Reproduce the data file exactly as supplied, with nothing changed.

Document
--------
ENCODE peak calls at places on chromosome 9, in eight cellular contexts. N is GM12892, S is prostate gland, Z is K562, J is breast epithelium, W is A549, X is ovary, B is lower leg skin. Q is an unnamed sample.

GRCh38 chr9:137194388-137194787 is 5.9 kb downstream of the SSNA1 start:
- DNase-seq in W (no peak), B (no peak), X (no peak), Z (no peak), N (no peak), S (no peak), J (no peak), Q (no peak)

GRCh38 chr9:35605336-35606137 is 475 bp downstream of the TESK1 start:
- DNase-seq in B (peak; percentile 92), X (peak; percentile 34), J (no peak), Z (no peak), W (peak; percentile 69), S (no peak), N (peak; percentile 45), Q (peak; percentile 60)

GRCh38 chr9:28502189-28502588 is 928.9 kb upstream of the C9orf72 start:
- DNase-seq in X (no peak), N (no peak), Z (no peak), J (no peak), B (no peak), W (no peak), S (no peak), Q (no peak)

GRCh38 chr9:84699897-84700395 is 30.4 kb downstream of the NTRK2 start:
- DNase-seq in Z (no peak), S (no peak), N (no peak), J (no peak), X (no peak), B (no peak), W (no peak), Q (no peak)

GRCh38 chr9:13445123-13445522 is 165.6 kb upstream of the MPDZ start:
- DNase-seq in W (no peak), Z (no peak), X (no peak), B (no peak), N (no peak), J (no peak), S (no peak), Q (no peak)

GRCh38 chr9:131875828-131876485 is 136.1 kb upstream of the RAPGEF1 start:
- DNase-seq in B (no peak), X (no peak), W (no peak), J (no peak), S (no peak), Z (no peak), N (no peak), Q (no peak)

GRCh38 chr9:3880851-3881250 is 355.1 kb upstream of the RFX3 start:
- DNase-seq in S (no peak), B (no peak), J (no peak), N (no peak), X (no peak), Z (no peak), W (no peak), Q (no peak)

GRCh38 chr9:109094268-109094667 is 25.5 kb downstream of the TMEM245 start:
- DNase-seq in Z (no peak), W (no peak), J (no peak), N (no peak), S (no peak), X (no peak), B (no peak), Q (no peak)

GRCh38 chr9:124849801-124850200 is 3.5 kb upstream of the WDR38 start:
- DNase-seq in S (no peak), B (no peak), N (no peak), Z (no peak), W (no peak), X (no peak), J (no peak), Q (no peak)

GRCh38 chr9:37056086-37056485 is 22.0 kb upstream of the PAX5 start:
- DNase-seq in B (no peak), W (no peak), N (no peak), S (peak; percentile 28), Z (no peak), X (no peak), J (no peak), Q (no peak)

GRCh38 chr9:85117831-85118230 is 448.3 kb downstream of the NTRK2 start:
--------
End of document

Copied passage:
ENCODE peak calls at places on chromosome 9, in eight cellular contexts. N is GM12892, S is prostate gland, Z is K562, J is breast epithelium, W is A549, X is ovary, B is lower leg skin. Q is an unnamed sample.

GRCh38 chr9:137194388-137194787 is 5.9 kb downstream of the SSNA1 start:
- DNase-seq in W (no peak), B (no peak), X (no peak), Z (no peak), N (no peak), S (no peak), J (no peak), Q (no peak)

GRCh38 chr9:35605336-35606137 is 475 bp downstream of the TESK1 start:
- DNase-seq in B (peak; percentile 92), X (peak; percentile 34), J (no peak), Z (no peak), W (peak; percentile 69), S (no peak), N (peak; percentile 45), Q (peak; percentile 60)

GRCh38 chr9:28502189-28502588 is 928.9 kb upstream of the C9orf72 start:
- DNase-seq in X (no peak), N (no peak), Z (no peak), J (no peak), B (no peak), W (no peak), S (no peak), Q (no peak)

GRCh38 chr9:84699897-84700395 is 30.4 kb downstream of the NTRK2 start:
- DNase-seq in Z (no peak), S (no peak), N (no peak), J (no peak), X (no peak), B (no peak), W (no peak), Q (no peak)

GRCh38 chr9:13445123-13445522 is 165.6 kb upstream of the MPDZ start:
- DNase-seq in W (no peak), Z (no peak), X (no peak), B (no peak), N (no peak), J (no peak), S (no peak), Q (no peak)

GRCh38 chr9:131875828-131876485 is 136.1 kb upstream of the RAPGEF1 start:
- DNase-seq in B (no peak), X (no peak), W (no peak), J (no peak), S (no peak), Z (no peak), N (no peak), Q (no peak)

GRCh38 chr9:3880851-3881250 is 355.1 kb upstream of the RFX3 start:
- DNase-seq in S (no peak), B (no peak), J (no peak), N (no peak), X (no peak), Z (no peak), W (no peak), Q (no peak)

GRCh38 chr9:109094268-109094667 is 25.5 kb downstream of the TMEM245 start:
- DNase-seq in Z (no peak), W (no peak), J (no peak), N (no peak), S (no peak), X (no peak), B (no peak), Q (no peak)

GRCh38 chr9:124849801-124850200 is 3.5 kb upstream of the WDR38 start:
- DNase-seq in S (no peak), B (no peak), N (no peak), Z (no peak), W (no peak), X (no peak), J (no peak), Q (no peak)

GRCh38 chr9:37056086-37056485 is 22.0 kb upstream of the PAX5 start:
- DNase-seq in B (no peak), W (no peak), N (no peak), S (peak; percentile 28), Z (no peak), X (no peak), J (no peak), Q (no peak)

GRCh38 chr9:85117831-85118230 is 448.3 kb downstream of the NTRK2 start: